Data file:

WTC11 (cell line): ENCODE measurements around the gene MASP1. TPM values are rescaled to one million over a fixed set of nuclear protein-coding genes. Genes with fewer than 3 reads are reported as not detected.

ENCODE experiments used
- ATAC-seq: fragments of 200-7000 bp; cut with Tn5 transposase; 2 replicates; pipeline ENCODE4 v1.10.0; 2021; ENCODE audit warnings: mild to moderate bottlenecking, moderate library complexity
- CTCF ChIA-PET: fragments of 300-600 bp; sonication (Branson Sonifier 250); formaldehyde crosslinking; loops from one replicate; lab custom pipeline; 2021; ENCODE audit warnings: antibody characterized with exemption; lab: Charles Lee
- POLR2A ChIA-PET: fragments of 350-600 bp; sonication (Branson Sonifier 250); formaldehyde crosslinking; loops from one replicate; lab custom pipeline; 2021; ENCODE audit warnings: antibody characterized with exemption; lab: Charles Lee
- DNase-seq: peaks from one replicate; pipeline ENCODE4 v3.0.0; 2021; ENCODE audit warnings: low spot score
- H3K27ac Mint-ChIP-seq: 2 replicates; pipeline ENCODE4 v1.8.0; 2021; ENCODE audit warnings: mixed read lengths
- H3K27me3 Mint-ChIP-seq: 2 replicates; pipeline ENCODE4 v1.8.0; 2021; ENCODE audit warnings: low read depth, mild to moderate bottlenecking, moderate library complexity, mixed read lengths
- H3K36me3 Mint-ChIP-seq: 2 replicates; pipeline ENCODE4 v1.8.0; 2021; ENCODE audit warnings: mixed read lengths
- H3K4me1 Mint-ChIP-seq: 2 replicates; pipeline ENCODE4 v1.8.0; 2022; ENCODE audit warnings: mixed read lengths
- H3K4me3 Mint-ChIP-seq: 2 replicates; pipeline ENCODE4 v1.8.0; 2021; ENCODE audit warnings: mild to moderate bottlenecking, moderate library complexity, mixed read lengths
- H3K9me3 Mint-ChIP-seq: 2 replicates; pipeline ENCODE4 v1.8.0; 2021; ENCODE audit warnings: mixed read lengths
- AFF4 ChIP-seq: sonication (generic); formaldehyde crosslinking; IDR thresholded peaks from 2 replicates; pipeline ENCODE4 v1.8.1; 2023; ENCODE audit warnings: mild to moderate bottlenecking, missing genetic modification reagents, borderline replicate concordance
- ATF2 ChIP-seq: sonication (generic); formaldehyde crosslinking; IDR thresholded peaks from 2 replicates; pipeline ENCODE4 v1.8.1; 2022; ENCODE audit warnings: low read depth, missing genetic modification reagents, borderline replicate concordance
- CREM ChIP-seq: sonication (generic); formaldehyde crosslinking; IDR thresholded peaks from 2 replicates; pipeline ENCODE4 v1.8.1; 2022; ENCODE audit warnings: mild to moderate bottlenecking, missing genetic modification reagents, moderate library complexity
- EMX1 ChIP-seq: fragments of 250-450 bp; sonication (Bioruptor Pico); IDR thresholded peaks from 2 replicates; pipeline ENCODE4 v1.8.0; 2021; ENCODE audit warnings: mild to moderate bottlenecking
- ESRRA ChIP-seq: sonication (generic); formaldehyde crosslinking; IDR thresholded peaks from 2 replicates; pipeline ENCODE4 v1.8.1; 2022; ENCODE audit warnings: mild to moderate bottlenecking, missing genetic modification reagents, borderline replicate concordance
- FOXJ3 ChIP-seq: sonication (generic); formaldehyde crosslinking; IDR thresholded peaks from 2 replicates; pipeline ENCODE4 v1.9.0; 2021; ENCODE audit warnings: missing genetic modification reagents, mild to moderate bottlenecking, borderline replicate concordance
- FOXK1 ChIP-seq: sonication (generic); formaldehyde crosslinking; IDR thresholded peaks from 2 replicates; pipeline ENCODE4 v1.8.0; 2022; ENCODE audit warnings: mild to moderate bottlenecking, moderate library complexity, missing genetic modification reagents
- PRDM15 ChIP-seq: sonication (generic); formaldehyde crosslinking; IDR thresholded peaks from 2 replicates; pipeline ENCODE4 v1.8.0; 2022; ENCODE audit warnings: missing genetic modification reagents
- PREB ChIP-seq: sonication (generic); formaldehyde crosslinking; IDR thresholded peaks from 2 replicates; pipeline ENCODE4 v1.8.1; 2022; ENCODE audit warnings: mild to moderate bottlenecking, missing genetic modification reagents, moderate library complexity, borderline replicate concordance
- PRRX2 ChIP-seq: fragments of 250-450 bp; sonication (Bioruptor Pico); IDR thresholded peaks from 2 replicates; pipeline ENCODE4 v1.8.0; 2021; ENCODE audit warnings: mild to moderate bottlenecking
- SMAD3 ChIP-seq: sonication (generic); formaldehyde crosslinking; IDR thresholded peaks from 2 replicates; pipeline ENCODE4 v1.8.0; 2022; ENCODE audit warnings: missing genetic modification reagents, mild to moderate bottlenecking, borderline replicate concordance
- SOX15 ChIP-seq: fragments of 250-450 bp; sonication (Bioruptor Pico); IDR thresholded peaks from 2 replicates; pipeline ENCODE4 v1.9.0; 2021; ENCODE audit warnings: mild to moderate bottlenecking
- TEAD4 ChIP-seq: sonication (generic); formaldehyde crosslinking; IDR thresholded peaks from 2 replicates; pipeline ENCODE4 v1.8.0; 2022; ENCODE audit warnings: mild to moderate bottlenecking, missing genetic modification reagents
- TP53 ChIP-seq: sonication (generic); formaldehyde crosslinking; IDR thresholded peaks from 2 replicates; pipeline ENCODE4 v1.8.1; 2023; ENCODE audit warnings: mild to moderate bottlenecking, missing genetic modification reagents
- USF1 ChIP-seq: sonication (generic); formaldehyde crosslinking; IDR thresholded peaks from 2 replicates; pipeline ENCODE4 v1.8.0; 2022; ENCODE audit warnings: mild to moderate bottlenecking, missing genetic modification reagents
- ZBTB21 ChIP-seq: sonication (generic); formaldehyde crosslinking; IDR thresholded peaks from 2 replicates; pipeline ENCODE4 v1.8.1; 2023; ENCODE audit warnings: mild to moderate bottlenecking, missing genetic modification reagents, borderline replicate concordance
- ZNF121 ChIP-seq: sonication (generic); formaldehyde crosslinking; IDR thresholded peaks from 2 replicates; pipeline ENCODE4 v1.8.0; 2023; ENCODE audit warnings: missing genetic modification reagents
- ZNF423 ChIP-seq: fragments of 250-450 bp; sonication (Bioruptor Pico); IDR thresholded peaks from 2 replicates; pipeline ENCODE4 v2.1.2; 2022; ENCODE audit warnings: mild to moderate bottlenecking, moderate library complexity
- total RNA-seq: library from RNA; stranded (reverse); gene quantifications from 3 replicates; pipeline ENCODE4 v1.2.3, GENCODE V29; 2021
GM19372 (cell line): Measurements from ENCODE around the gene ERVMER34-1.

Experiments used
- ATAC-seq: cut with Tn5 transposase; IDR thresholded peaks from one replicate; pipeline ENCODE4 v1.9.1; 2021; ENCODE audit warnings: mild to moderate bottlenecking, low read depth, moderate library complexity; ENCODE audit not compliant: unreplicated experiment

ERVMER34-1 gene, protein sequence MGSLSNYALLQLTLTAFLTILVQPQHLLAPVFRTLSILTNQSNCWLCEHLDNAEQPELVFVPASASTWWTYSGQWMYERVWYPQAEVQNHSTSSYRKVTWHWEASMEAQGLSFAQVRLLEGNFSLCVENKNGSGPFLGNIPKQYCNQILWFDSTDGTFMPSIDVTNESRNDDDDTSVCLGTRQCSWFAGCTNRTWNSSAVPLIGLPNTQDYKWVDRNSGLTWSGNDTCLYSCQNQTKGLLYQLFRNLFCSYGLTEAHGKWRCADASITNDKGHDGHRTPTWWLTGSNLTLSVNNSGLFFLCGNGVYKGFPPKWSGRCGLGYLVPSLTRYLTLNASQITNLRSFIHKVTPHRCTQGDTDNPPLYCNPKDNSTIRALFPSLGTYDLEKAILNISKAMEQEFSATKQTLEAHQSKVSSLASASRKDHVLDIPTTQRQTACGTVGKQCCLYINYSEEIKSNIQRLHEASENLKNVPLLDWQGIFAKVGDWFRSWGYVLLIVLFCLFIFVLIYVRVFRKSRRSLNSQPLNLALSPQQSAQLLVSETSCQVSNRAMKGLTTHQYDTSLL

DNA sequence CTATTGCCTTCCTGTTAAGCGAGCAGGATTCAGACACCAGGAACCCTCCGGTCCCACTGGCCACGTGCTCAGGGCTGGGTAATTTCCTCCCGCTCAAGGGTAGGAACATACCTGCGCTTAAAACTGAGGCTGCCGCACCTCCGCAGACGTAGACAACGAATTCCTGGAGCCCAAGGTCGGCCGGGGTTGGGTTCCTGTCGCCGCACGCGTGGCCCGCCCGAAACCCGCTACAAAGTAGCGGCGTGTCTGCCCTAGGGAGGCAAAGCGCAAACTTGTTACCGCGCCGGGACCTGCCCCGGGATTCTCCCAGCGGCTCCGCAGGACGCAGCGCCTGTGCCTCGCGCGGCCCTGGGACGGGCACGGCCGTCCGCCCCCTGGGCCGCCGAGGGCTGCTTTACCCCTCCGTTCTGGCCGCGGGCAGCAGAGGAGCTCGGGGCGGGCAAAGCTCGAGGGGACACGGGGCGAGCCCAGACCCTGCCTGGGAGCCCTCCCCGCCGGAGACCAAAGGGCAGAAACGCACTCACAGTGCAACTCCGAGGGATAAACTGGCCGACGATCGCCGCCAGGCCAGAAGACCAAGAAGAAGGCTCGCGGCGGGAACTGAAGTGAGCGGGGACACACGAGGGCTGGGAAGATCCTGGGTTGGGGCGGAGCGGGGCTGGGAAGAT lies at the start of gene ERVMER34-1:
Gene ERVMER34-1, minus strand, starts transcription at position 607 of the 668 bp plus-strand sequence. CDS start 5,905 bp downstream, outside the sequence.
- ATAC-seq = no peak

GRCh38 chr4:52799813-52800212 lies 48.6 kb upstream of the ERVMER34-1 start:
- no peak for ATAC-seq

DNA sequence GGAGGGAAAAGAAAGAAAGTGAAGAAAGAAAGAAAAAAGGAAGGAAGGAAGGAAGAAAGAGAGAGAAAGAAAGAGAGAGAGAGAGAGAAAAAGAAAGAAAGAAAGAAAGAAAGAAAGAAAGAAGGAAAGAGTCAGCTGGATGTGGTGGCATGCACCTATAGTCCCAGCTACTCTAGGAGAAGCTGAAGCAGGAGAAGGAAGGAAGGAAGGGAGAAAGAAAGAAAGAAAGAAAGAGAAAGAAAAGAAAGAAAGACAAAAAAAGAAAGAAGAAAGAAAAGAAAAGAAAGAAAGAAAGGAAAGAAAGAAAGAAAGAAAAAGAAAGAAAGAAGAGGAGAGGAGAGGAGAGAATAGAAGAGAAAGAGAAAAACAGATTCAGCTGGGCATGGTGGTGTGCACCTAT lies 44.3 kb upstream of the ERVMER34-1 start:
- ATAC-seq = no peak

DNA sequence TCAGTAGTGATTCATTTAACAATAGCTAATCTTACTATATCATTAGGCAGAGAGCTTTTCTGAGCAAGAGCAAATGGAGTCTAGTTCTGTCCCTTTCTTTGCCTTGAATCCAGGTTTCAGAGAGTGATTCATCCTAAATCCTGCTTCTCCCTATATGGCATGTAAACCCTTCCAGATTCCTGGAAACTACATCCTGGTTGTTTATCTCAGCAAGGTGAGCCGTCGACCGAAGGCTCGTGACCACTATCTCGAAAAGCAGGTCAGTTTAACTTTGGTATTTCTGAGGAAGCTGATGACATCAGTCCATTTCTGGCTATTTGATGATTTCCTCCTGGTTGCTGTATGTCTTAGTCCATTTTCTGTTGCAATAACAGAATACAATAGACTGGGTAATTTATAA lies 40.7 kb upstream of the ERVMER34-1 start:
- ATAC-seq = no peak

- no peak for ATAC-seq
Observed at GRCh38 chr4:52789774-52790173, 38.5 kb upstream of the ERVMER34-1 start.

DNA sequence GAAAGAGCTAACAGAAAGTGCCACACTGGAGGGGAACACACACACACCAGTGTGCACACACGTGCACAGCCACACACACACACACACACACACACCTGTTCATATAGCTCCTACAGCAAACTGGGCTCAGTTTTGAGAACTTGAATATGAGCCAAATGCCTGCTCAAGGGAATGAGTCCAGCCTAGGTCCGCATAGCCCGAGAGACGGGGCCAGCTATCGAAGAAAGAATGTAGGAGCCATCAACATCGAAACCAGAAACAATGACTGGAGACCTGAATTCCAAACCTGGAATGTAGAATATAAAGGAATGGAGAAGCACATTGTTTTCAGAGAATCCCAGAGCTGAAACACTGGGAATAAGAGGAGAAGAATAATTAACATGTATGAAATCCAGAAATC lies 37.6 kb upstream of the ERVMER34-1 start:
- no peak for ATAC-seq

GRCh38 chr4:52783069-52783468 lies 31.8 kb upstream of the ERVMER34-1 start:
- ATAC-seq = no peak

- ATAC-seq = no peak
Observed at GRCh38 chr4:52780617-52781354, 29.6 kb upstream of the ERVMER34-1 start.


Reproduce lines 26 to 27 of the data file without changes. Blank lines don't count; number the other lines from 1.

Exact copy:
- TP53 ChIP-seq: sonication (generic); formaldehyde crosslinking; IDR thresholded peaks from 2 replicates; pipeline ENCODE4 v1.8.1; 2023; ENCODE audit warnings: mild to moderate bottlenecking, missing genetic modification reagents
- USF1 ChIP-seq: sonication (generic); formaldehyde crosslinking; IDR thresholded peaks from 2 replicates; pipeline ENCODE4 v1.8.0; 2022; ENCODE audit warnings: mild to moderate bottlenecking, missing genetic modification reagents